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Infectious and Communicable Disease Prevention

Keeping You and Our Campus Safe from Infectious Diseases

Communicable diseases spread from one person to another. Some of the common ways they are transmitted are through:

  • Breathing in an airborne virus
  • Contact with blood or other bodily fluids
  • Being bitten by an insect

See below for information on common communicable or infectious diseases found on university campuses. You’ll find an overview of each and its prevention, symptoms, diagnosis, and treatment.


Coronavirus disease (COVID -19) SARS-CoV-2 virus

People infected with COVID-19 may experience symptoms like the flu or pneumonia. Your primary healthcare provider is your best resource if you become ill. Visit the Center for Disease Control (CDC) COVID-19 website for the latest on vaccines, testing, quarantine, and travel.

Prevention

Symptoms

Symptoms requiring immediate care

Diagnosis

Treatment

Influenza (Flu)

Influenza (flu) is an upper respiratory infection that affects the throat, nose, and sometimes the lungs. Cases can be mild to severe. Adults and children with chronic illnesses and adults 65 years and older are at higher risk for developing flu. The four types of flu are A, B, C, and D. Flu A and B viruses cause seasonal epidemics of disease. Flu C generally causes mild illness and is not thought to cause human outbreaks. Flu D primarily affects cattle and is not known to infect or cause disease in people. People with flu are most contagious in the first 3-4 days after their illness begins.

Prevention

Symptoms

Diagnosis

Treatment

Monkeypox

Monkeypox is a rare viral disease. The virus is part of the same family that causes smallpox. Monkeypox symptoms are like smallpox symptoms, however they present to be much milder. The disease is rarely fatal and is not related to chickenpox. The source of the disease is unknown however, rodents and primates are known to harbor the virus and infect people.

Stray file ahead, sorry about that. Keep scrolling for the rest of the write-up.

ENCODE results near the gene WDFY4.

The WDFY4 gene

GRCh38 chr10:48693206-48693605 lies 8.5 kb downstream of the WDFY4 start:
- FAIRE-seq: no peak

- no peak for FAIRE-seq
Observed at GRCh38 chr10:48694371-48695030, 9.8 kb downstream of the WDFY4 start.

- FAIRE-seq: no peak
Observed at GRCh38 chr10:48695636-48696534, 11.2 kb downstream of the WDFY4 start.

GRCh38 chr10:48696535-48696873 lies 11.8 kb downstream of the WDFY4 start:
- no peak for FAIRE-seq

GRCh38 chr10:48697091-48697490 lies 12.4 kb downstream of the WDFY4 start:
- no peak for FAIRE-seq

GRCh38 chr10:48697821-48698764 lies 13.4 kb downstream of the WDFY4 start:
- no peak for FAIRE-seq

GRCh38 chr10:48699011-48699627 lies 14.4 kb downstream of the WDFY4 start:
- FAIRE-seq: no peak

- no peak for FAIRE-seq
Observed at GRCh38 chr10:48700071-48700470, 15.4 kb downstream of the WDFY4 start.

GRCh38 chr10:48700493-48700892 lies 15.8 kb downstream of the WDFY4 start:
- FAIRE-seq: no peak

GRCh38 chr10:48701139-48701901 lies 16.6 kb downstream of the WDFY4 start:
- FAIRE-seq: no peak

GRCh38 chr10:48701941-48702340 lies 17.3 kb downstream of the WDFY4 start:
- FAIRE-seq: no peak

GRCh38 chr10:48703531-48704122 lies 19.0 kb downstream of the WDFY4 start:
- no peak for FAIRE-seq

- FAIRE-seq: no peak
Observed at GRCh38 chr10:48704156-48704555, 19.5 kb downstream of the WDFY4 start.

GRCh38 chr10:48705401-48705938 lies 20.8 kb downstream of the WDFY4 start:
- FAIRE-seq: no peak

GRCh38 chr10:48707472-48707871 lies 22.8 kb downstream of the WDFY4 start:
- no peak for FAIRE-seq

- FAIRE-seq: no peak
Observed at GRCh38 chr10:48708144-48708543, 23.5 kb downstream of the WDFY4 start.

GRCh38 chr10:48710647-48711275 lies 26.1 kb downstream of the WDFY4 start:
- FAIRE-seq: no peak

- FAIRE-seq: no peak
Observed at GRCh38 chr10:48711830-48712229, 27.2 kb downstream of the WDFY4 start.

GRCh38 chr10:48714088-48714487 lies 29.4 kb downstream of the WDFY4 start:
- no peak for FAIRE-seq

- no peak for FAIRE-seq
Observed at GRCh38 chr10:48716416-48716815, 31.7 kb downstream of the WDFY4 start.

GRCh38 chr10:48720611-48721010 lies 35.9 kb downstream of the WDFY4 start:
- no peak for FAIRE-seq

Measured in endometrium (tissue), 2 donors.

Prevention
Symptoms
Diagnosis
Treatment

Mononucleosis (Mono)

According to the Center for Disease Control, mononucleosis, also known as mono, is a contagious disease. Epstein-Bar virus (EBV) is the most common cause of infectious mononucleosis, but other viruses can also cause this disease. Mono is common among teenagers and young adults—especially college students. According to the CDC, at least one out of four teenagers and young adults who get infected with EBV will develop infectious mononucleosis.

Prevention

Symptoms

Diagnosis
Treatment

Streptococcal pharyngitis (Strep)

Streptococcus pyogenes, which are also called group A streptococcus (group A strep), cause acute pharyngitis known as strep throat. Strep pharyngitis is an infection of the oropharynx caused by Streptococcus pyogenes. Streptococcus pyogenes are gram-positive cocci that grow in chains. They exhibit B-hemolysis when grown on blood agar plates. They belong to group A in the Lancefield classification system for B-hemolytic streptococcus and thus are called group A streptococci.

Prevention
Symptoms
Diagnosis
Treatment

Send a Get Well Package

Get Well PackageWe understand it is hard when someone you know is sick.

That is why Sodexo has put together the Get Well Package. Filled with Campbell’s Chicken Noodle Soup and crackers, Powerade, Orange Juice, Ginger Ale, cough drops, Blistex Lip Balm, Kleenex, and Clorox Wipes, this package is sure to uplift someone’s spirit!

 

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